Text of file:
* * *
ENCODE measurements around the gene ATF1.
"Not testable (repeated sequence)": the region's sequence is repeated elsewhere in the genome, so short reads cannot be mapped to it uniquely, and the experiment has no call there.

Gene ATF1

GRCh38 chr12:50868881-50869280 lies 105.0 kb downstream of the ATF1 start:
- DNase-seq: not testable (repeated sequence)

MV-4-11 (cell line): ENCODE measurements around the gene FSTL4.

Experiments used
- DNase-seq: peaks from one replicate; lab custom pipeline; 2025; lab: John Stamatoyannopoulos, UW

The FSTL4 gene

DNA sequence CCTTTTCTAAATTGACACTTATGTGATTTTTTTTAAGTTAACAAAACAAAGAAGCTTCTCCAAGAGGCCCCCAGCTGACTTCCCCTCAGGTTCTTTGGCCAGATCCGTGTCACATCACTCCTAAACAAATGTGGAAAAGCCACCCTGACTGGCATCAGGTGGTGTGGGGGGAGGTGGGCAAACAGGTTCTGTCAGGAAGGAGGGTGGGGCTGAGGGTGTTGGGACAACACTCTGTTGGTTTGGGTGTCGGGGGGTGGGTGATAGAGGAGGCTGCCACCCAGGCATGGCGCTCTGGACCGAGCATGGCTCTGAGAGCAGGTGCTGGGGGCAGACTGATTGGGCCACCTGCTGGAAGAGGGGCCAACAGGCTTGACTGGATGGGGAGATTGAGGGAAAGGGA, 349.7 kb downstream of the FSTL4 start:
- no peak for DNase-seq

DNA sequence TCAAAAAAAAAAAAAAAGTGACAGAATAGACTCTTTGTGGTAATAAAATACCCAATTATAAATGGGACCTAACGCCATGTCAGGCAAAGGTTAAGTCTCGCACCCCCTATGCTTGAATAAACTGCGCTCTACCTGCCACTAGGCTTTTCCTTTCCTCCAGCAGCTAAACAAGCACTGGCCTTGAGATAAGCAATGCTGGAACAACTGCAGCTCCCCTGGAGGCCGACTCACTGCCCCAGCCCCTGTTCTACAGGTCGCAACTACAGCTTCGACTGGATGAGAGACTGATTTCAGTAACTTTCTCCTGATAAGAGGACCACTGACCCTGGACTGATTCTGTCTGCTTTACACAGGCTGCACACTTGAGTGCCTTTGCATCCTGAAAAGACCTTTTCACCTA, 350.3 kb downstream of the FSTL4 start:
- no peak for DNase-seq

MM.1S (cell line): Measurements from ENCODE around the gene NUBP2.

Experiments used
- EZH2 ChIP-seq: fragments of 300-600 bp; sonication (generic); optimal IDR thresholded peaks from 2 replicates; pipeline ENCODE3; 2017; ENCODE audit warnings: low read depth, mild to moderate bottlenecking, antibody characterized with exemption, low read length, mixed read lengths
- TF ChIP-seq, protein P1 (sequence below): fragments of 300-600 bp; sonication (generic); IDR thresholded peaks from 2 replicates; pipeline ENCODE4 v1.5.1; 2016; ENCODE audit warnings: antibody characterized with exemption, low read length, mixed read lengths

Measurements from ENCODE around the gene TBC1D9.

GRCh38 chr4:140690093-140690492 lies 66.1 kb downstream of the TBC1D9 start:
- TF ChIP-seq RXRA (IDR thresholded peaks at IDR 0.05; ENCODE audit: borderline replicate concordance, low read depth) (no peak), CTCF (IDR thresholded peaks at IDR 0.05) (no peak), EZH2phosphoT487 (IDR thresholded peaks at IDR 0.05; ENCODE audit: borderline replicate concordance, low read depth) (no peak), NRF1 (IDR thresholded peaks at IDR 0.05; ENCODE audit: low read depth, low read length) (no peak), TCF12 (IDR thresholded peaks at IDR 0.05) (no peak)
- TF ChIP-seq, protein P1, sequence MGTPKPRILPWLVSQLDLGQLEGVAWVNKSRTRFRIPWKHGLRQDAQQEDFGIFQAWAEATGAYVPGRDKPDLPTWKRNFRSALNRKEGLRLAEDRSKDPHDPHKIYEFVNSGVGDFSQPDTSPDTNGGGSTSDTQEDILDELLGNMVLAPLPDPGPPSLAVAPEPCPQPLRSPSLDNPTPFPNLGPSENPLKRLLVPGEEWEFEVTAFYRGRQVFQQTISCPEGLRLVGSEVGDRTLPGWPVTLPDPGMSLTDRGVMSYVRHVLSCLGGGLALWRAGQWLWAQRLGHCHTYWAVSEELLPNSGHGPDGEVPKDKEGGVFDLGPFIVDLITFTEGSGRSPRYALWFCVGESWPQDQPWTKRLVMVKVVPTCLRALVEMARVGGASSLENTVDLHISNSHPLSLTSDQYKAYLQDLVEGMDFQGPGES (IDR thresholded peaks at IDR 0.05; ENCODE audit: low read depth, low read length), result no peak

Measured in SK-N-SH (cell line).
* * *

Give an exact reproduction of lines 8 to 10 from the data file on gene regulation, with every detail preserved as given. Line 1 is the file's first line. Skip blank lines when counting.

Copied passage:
- DNase-seq: peaks from one replicate; lab custom pipeline; 2025; lab: John Stamatoyannopoulos, UW

The FSTL4 gene

DNA sequence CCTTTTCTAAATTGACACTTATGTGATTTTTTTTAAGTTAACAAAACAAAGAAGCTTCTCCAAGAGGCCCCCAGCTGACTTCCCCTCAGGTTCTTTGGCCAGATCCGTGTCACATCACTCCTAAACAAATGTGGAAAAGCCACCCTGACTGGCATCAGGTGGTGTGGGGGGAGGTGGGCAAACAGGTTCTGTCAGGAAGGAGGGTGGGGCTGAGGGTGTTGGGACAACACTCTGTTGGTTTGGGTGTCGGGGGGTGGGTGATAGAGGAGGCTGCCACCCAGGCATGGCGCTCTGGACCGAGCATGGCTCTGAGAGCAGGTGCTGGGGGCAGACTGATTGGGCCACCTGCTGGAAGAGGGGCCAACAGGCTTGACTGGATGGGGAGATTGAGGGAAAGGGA, 349.7 kb downstream of the FSTL4 start: